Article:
Author Photo

    As Gen Z and younger millennial attorneys increasingly express dissatisfaction with their work and head for the exits, the lawyers who manage them must understand and attend to their needs and priorities to boost engagement and increase retention, says Stacey Schwartz at Katten.

  • Decoding The FTC's Latest Location Data Crackdown

    Author Photo

    Following the Federal Trade Commission's groundbreaking settlements in its recent enforcement actions against X-Mode Social and InMarket Media for deceptive and unfair practices with regards to consumer location data, companies should implement policies with three crucial elements for regulatory compliance and maintaining consumer trust, says Hannah Ji-Otto at Baker Donelson.

  • Series

    Serving As A Sheriff's Deputy Made Me A Better Lawyer

    Author Photo

    Skills developed during my work as a reserve deputy — where there was a need to always be prepared, decisive and articulate — transferred to my practice as an intellectual property litigator, and my experience taught me that clients often appreciate and relate to the desire to participate in extracurricular activities, says Michael Friedland at Friedland Cianfrani.

  • Fears About The End Of Chevron Deference Are Overblown

    Author Photo

    While some are concerned about repercussions if the U.S. Supreme Court brings an end to Chevron deference in the Loper and Relentless cases this term, agencies and attorneys would survive just fine under the doctrines that have already begun to replace it, say Daniel Wolff and Henry Leung at Crowell & Moring.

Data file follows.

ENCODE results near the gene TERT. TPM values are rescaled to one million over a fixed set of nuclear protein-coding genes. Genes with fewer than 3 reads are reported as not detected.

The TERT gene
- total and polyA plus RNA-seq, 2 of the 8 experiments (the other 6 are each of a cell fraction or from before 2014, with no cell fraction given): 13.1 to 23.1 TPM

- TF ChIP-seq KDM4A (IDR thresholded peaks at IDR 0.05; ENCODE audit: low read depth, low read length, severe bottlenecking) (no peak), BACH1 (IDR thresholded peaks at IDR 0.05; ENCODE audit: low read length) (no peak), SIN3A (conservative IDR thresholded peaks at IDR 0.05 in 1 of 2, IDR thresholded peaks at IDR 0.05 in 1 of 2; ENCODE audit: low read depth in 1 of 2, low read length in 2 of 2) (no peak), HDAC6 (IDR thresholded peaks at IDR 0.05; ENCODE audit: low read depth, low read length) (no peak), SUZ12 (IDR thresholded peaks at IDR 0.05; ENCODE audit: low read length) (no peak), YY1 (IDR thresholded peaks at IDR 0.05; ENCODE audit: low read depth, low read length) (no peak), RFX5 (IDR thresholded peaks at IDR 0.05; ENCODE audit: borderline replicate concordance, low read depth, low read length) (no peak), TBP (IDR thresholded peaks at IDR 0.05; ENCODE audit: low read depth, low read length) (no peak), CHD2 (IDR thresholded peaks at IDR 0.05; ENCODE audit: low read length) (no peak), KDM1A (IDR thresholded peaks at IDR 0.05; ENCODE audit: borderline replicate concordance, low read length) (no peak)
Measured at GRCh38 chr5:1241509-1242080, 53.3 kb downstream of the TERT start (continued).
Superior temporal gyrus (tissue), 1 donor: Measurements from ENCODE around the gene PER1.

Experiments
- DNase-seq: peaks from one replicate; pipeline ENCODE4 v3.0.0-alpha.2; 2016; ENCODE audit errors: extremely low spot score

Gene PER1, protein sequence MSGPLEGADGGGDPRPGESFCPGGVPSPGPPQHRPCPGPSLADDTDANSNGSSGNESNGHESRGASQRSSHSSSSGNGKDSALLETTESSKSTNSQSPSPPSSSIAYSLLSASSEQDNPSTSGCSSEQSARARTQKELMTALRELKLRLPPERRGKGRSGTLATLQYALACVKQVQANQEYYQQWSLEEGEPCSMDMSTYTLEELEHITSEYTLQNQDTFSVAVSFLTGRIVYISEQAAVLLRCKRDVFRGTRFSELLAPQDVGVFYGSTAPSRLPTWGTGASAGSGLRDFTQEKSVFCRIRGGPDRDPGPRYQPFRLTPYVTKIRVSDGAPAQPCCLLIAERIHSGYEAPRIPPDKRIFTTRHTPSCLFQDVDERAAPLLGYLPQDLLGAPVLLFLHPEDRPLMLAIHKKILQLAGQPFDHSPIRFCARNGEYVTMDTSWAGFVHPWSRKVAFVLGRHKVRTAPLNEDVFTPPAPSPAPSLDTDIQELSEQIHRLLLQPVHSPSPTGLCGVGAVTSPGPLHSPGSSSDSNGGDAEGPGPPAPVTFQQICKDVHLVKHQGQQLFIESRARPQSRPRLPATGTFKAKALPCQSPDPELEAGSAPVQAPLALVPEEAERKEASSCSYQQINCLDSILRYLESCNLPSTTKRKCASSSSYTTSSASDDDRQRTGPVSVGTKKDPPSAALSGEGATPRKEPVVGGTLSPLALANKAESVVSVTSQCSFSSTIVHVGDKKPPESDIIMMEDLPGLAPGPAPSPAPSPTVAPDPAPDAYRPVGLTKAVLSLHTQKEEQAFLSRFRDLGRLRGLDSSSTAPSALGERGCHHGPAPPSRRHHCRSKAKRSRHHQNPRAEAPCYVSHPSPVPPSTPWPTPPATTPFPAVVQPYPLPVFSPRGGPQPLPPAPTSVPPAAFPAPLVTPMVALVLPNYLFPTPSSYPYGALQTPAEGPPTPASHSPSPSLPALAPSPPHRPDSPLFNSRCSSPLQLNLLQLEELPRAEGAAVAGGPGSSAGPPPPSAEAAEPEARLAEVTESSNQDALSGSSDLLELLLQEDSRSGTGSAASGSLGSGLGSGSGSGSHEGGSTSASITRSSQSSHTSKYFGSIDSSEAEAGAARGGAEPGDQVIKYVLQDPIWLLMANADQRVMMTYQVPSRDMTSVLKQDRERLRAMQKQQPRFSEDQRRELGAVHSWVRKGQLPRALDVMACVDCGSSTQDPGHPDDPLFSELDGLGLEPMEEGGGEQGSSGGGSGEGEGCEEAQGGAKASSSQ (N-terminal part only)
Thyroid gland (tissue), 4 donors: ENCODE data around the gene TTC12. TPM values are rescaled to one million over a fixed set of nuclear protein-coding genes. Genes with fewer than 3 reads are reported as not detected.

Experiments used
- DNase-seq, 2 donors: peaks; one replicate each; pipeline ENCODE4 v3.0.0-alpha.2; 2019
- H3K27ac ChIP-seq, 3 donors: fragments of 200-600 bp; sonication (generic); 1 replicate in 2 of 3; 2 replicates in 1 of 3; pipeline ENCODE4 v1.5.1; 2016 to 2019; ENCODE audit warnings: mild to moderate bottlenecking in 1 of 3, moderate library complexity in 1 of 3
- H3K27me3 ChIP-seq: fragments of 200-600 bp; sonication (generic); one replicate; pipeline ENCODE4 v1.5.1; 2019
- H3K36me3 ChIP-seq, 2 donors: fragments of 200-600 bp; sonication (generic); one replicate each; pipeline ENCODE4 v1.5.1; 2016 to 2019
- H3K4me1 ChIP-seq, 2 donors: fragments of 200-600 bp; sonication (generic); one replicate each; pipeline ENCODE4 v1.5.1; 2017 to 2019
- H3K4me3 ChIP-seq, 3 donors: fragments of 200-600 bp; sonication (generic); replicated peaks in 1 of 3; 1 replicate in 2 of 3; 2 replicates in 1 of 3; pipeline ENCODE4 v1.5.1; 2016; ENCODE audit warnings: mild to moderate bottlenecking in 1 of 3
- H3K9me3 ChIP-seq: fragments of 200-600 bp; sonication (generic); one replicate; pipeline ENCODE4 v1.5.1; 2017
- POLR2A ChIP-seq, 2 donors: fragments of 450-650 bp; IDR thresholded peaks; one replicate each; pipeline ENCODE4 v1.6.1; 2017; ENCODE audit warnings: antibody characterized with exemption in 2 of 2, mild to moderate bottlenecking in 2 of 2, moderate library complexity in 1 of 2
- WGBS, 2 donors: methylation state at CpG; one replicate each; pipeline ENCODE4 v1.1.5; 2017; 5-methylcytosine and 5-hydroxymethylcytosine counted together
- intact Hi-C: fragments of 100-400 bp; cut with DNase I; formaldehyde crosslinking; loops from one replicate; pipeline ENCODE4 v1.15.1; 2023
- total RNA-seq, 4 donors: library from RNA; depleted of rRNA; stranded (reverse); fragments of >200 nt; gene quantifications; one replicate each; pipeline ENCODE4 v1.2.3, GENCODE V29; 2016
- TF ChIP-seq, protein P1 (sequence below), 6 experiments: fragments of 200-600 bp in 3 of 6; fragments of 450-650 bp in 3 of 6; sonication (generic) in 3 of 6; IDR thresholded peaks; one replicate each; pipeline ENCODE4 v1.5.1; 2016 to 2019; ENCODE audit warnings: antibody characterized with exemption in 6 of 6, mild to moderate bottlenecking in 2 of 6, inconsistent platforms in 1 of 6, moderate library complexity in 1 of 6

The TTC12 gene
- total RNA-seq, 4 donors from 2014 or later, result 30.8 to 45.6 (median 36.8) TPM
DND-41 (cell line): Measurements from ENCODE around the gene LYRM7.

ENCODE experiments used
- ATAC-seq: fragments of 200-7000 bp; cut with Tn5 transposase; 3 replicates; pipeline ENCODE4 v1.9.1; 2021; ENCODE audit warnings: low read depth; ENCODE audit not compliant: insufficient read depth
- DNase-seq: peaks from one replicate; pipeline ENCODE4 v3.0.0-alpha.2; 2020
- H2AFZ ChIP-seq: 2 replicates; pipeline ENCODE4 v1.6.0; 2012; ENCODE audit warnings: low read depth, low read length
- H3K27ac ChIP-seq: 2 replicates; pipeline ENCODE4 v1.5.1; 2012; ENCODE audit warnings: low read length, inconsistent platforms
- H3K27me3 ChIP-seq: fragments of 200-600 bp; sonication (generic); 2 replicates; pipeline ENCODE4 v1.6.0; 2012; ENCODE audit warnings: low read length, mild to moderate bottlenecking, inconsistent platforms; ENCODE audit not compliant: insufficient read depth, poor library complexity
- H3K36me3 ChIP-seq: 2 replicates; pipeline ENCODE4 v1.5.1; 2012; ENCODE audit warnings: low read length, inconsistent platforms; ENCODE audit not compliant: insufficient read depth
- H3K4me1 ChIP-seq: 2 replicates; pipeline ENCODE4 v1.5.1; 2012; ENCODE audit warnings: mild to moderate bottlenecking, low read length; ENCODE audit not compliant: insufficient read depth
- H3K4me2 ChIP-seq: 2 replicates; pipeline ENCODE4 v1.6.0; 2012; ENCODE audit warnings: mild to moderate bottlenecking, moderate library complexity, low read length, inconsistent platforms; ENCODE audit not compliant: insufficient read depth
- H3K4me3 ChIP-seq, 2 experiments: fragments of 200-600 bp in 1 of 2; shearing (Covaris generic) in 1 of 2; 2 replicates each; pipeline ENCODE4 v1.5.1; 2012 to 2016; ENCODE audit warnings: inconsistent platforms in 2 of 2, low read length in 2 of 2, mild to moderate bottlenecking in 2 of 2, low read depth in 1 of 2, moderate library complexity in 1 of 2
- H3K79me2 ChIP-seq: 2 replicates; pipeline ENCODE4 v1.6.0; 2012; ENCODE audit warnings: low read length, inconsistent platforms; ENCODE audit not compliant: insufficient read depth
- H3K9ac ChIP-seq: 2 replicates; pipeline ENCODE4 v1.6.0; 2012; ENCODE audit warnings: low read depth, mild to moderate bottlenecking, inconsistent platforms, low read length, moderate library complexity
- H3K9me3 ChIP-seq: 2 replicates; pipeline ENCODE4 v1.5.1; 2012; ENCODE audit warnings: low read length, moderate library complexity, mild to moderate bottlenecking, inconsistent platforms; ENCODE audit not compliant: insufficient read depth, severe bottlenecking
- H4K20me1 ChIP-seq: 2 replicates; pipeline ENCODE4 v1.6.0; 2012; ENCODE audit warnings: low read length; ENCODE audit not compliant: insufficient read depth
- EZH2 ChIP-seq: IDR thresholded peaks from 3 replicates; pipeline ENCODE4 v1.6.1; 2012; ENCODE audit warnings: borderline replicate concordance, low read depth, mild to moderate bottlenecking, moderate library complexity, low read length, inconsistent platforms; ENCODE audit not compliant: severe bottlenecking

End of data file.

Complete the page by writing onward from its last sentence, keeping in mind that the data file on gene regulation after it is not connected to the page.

• Former Minn. Chief Justice Instructs On Writing Better Briefs

    Author Photo

    Former Minnesota Supreme Court Chief Justice Lorie Gildea, now at Greenberg Traurig, offers strategies on writing more effective appellate briefs from her time on the bench.

  • Stay Interviews Are Key To Retaining Legal Talent

    Author Photo

    Even as the economy shifts and layoffs continue, law firms still want to retain their top attorneys, and so-called stay interviews — informal conversations with employees to identify potential issues before they lead to turnover — can be a crucial tool for improving retention and morale, say Tina Cohen Nicol and Kate Reder Sheikh at Major Lindsey.

  • Antitrust Ruling Shows Limits Of US Law's Global Reach

    Author Photo

    Antitrust plaintiffs often cite the legislative history of the Foreign Trade Antitrust Improvements Act to support application of U.S. antitrust law to alleged injuries abroad, but as a California federal court recognized recently in Figaro v. Apple, the cited history does no such thing, say Daniel Swanson and Eli Lazarus at Gibson Dunn.

Want to publish in Law360?


Submit an idea

Have a news tip?


Contact us here
Can't find the article you're looking for? Click here to search the Telecommunications archive.
Hello! I'm Law360's automated support bot.

How can I help you today?

For example, you can type:
  • I forgot my password
  • I took a free trial but didn't get a verification email
  • How do I sign up for a newsletter?
Ask a question!